In December the Prime Minister announced that the Australian Government would fund STEM innovation in Australia to the tune of 1.1 billion dollars over 5 years. The intention to boost our innovation and entrepreneurship is worthy. While money spent on school technology education in schools, should help, this is not necessarily the case. The effectiveness of the programs needs to be monitored. I think of the millions that the government has spent an Aboriginal Health and Education, with such slowly evolving progress.

The online training course for teachers may work, but what encouragement will teachers be given to undertake the course and how will the educational benefits of the course be measured? The national Science and Innovation Agenda will fund challenges and competitions for children. Let’s hope that this is not just preaching to the converted, and that the pre-school program becomes more than a form of amusement. Everyday we see young children playing with tablets and mobile phones – does this contribute to developing an innovative spirit or consumerism?

There is a cultural issue around the lack of Australian students being interested in STEM subjects. We are a diverse society which has significant financial and time investment in such a wide variety of sporting codes that you wonder whether Australians have much time to think about anything else. Certainly there are Australians inventing, coding, experimenting and taking risks in technology, and other areas. However there needs to be a critical mass for this to make a difference and my concern is that despite the best intentions of the Government we will not achieve the critical mass.

Before announcing the  The National Science and Innovation Agenda programs, did the Government do any research to find out how the money would be spent most effectively in education to promote STEM and innovation? Introducing mentoring programs into Schools and holding Summer Innovation School Camps will be of little long term benefit until, we as a society value our Innovation Heroes as much as we do our Sporting Heroes.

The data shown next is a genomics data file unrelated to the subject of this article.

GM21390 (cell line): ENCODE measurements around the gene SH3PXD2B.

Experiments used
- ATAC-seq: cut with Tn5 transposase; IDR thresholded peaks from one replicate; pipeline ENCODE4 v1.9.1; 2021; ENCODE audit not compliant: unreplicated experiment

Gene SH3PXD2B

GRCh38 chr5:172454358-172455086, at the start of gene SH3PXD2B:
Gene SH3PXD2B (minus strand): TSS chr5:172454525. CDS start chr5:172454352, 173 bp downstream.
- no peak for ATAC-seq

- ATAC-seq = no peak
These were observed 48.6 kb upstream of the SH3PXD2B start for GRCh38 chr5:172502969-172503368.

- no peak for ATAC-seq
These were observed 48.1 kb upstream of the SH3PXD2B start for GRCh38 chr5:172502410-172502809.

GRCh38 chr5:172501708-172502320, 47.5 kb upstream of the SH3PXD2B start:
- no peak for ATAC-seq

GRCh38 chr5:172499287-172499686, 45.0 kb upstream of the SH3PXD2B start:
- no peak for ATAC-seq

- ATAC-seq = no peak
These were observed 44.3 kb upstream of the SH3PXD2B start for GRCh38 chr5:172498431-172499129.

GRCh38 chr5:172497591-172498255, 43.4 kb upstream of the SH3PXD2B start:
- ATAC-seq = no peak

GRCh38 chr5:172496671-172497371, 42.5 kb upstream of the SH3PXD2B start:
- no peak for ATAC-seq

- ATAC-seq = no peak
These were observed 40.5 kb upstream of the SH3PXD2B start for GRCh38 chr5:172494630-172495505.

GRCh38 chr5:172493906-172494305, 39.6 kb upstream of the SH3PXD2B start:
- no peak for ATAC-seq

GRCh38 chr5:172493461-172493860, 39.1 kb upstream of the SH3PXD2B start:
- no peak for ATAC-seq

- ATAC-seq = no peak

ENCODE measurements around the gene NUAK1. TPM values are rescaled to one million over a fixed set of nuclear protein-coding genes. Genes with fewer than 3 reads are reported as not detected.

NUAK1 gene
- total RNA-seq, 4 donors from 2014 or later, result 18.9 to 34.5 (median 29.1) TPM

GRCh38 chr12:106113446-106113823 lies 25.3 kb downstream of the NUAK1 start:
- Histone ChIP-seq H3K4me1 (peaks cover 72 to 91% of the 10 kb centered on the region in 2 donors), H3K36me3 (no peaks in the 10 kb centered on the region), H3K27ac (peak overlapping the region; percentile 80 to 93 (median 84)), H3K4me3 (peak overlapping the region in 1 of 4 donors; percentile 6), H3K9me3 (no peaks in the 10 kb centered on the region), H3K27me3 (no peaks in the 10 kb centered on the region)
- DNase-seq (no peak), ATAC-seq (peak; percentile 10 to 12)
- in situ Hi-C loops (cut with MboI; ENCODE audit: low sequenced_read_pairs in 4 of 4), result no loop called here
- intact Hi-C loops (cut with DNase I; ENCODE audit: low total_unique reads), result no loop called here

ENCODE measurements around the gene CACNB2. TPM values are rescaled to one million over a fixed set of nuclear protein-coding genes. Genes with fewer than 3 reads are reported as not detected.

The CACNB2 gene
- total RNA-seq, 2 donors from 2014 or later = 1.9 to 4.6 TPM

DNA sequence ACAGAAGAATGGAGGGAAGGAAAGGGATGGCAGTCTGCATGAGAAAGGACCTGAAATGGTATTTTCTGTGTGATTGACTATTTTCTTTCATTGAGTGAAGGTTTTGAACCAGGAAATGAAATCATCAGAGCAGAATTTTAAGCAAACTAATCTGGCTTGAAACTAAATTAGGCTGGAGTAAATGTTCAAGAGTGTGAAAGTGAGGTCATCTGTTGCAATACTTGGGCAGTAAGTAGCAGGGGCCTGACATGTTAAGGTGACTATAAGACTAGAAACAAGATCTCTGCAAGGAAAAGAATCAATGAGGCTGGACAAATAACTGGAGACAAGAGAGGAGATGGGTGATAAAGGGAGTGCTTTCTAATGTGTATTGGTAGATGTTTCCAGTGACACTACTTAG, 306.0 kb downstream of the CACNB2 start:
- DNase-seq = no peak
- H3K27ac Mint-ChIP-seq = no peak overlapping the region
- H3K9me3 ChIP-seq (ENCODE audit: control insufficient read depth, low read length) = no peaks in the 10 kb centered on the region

We value what people do and who they are by encouraging them, recognising them on a broad scale and noting who is coming up through the ranks as well as those who have made it. Many Australian Businesses pay actors or sportspeople to promote their products in the media. How many budding Scientists and Innovators are this well known and respected?

Until the Nation works out where its priorities are, the innovators become more aggressive and “out-there” and the government works out where it can spend the 1.1 billion dollars effectively, and decides to measure the effectiveness of its programs, I do not think that we will see Australia become the nation which Malcolm Turnbull envisages. We already have numerous programs,  such as Science Competitions and Science Camps but this has neither increased the number of students studying Science nor our reputation for innovation.

One last point is that we should not confuse Innovation and Education. Innovation involves risk taking, having confidence in your new idea, being able to convince people of its worth, collaboration and being able to turn around and start again when those people who said “I don’t think this will work” are proven right. There needs to be a significant cultural shift, which goes much further than preaching to the converted, if Australia is to become a country of innovators.

About the Author

PhD in European Languages and Cultures (specialising in Literary Translation) Department of International Studies Macquarie University